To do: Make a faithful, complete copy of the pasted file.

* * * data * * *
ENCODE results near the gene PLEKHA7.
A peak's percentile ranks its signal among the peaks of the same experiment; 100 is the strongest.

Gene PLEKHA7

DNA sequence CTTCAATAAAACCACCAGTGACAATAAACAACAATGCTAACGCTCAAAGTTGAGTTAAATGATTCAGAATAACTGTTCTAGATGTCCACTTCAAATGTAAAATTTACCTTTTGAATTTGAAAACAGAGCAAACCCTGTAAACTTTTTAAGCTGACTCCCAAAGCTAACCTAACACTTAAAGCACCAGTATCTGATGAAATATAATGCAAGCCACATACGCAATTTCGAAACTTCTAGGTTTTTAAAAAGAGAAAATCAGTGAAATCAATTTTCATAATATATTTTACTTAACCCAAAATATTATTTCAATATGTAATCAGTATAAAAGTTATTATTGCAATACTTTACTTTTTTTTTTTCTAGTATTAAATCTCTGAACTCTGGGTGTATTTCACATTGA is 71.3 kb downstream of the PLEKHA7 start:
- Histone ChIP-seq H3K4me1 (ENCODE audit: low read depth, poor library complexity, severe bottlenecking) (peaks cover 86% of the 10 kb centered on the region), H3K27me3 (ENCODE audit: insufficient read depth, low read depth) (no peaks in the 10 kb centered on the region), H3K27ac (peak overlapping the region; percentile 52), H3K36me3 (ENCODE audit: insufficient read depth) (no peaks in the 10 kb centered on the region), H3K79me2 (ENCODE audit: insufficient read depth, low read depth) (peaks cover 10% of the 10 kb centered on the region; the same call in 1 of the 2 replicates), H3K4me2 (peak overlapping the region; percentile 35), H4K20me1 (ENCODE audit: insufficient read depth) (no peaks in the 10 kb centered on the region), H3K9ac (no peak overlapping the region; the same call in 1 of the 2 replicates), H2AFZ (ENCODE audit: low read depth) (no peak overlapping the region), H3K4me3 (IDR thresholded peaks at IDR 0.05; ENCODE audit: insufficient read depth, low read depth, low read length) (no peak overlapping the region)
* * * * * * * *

ENCODE results near the gene PLEKHA7.
A peak's percentile ranks its signal among the peaks of the same experiment; 100 is the strongest.

Gene PLEKHA7

DNA sequence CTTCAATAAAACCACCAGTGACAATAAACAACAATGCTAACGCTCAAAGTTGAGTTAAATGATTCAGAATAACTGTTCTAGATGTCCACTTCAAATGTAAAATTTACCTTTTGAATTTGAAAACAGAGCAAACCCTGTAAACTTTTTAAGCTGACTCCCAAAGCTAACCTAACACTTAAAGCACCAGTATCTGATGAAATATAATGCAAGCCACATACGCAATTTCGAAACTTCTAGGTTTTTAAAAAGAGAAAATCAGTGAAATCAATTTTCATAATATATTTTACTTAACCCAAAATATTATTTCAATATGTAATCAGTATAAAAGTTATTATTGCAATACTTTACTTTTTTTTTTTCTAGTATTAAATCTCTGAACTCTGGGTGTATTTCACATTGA is 71.3 kb downstream of the PLEKHA7 start:
- Histone ChIP-seq H3K4me1 (ENCODE audit: low read depth, poor library complexity, severe bottlenecking) (peaks cover 86% of the 10 kb centered on the region), H3K27me3 (ENCODE audit: insufficient read depth, low read depth) (no peaks in the 10 kb centered on the region), H3K27ac (peak overlapping the region; percentile 52), H3K36me3 (ENCODE audit: insufficient read depth) (no peaks in the 10 kb centered on the region), H3K79me2 (ENCODE audit: insufficient read depth, low read depth) (peaks cover 10% of the 10 kb centered on the region; the same call in 1 of the 2 replicates), H3K4me2 (peak overlapping the region; percentile 35), H4K20me1 (ENCODE audit: insufficient read depth) (no peaks in the 10 kb centered on the region), H3K9ac (no peak overlapping the region; the same call in 1 of the 2 replicates), H2AFZ (ENCODE audit: low read depth) (no peak overlapping the region), H3K4me3 (IDR thresholded peaks at IDR 0.05; ENCODE audit: insufficient read depth, low read depth, low read length) (no peak overlapping the region)